With one week to go before the US Open, some of the lower-ranked players are cramming in some last minute court time in Winston-Salem. Dan Weston previews the event...
"While Querrey’s hard court record this year is a mediocre 8-9, this only tells part of the story. He’s 3-7 on tiebreaks in these matches and is running at a combined 103.7% serve/return points won percentage from them also. "
Goffin withdrawal further weakens Winston-Salem field
The 250 level event at Winston-Salem rarely attracts the most prestigious field, and this year's event is no exception, with no top ten players participating. David Goffin was due to be the top seed, but the Belgian has been forced to withdraw with the shoulder injury that caused him to retire in the semi-finals of Cincinnati on Saturday night - Radu Albot, the qualifier, is the lucky recipient of Goffin's berth, giving the Moldovan the extremely fortunate scenario of a first-round bye.
15 other players also have first-round byes, with there being 16 seeds in a 48-man draw, and in a wide-open looking event, not a single player is shorter than 8/1 with the Sportsbook.
Roberto Bautista-Agut is not defending his title, and in many cases in recent years, there has been a low-profile finalist, with Damir Dzumhur, Pierre-Hugues Herbert, Lukas Rosol and Jurgen Melzer all having reached the final in the last five years.
Data indicates conditions unlikely to be particularly quick
Conditions at the Wake Forest University venue are likely to be very slightly on the slow side of medium for a hard court, with 63.3% of service points being won across the last three years, marginally down on the 63.7% across all ATP hard court matches in that time period.
However, the aces per game figures during this time period are a little above average, running at 0.59 aces per game, 0.03 higher than the ATP hard court mean.
With this in mind, it's unlikely that any particular player genre will hugely benefit from conditions here, and it's interesting that there hasn't been a single American finalist at this event since John Isner won in consecutive years in 2011 and 2012 - very unusual for an American-based event, where home players tend to thrive. It is difficult to know whether there is any particular reason for this, or if it is purely just variance.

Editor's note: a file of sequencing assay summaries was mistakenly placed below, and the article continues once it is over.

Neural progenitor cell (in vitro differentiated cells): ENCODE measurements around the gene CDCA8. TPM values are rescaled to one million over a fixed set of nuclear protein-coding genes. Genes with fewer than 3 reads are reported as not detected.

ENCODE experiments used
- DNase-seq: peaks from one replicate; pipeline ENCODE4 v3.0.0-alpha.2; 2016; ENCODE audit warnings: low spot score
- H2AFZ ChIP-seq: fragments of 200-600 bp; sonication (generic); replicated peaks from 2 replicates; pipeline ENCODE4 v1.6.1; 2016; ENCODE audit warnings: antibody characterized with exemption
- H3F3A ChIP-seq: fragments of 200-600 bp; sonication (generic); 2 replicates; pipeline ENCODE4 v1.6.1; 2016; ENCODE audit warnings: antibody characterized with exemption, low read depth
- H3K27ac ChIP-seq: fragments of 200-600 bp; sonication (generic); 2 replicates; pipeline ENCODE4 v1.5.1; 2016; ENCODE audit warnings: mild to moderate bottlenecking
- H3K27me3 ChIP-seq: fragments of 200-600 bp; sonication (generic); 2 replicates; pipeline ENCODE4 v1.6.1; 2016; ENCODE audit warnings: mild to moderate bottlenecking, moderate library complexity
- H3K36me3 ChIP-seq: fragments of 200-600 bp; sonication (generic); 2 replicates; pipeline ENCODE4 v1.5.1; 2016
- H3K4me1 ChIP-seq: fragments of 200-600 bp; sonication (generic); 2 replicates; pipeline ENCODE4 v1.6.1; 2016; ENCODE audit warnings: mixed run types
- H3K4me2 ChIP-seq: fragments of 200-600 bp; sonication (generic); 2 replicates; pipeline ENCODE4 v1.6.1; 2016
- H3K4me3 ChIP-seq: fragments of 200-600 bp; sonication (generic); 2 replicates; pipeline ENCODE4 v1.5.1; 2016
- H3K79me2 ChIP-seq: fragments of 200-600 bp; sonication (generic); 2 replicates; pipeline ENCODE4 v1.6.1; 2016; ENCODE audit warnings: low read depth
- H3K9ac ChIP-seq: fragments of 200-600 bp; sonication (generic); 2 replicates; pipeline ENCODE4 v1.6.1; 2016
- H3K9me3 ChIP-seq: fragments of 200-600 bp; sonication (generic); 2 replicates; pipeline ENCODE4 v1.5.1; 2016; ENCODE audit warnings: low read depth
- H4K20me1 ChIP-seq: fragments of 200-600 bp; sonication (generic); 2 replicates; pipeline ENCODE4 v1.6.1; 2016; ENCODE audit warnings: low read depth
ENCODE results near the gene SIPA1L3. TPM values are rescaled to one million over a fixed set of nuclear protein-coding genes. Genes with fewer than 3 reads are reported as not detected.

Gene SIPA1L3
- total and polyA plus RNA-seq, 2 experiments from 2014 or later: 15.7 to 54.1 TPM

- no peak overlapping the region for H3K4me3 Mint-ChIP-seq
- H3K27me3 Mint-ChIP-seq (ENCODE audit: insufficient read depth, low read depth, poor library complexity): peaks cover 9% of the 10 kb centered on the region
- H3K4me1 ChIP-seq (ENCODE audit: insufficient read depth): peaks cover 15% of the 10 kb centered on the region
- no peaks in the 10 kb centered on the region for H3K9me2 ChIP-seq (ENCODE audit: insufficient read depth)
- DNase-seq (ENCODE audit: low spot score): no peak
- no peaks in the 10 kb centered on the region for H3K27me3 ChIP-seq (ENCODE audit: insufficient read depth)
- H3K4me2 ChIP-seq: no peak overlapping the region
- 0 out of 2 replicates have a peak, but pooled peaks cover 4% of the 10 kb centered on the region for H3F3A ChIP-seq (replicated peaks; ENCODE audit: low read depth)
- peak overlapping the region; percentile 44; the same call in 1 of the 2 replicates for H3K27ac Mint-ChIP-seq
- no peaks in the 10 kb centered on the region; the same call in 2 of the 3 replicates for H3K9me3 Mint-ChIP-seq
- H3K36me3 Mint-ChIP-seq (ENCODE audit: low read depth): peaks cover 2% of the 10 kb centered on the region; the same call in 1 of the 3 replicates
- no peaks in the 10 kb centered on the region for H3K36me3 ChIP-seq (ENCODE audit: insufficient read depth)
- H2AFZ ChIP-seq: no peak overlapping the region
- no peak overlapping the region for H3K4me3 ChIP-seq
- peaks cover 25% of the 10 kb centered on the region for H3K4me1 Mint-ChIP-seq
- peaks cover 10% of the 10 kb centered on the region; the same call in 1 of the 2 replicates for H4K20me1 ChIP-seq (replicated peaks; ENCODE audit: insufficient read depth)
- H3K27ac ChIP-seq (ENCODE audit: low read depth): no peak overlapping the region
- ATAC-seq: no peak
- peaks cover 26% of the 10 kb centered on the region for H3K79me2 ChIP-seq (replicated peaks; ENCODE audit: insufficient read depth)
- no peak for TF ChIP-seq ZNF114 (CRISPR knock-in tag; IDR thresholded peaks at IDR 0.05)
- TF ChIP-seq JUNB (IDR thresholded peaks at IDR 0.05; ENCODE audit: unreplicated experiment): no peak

Difficult to gauge player motivation this week
In truth, it's often difficult to ascertain in advance how motivated a lot of players will be in these pre-Slam warm-up events. A tough week, particularly a number of long matches, can often have extremely negative implications on a player's level at the much bigger Grand Slam event, which has considerably greater rewards, both from a ranking point, and a financial, perspective.
However, all we can do in advance is purely treat all players as having the same motivation, which isn't ideal, but the best we can manage.
Top half of the draw looks extremely weak
Looking at the draw, the top half is very weak indeed, with Goffin's absence leaving a gaping hole. With the likes of Marco Cecchinato - whose record and data on hard court is atrocious - and the inconsistent Dzumhur leading seeds in this half of the draw, it really does play into the hands of Sam Querrey to make a big impact in his home country.
Querrey with strong hard court data despite lack of wins
The American is 8/1 co-favourite with the Sportsbook, and while this is a little short given his draw, I do like his chances. While his record here in recent years hasn't been fantastic, he made three consecutive semi-finals at the venue between 2012 and 2014, and has consistently decent hard court data.
While Querrey's hard court record this year is a mediocre 8-9, this only tells part of the story. He's underperformed in tiebreaks in these matches, winning just three of ten, and is running at a combined 103.7% serve/return points won percentage from them also.
With figures like that (and a combined 105.6% hold/break figure) he should have a record around the 11-6 mark from these 17 matches, and I feel that this has caused the market to under-value the big-serving American.
Other threats in the top half of the draw include the inconsistent but talented Daniil Medvedev, Andreas Seppi and Jan-Lennard Struff.
Bottom half of the draw much more competitive
The bottom half of the draw lookse,considerably more competitive with Steve Johnson, Andrey Rublev, Kyle Edmund, Hyeon Chung and the 2016 winner, Pablo Carreno-Busta, all capable of playing to a high level, and routinely defeating much worse opponents. I'd anticipate that these players are likely to be fighting it out to reach the business end in this bracket.
All things considered, Querrey looks the bet for me this week. The Exchange market is a little illiquid currently, so my recommendation is to put an order in to back him at around the [11.00] mark, which I expect to be filled given general market prices.
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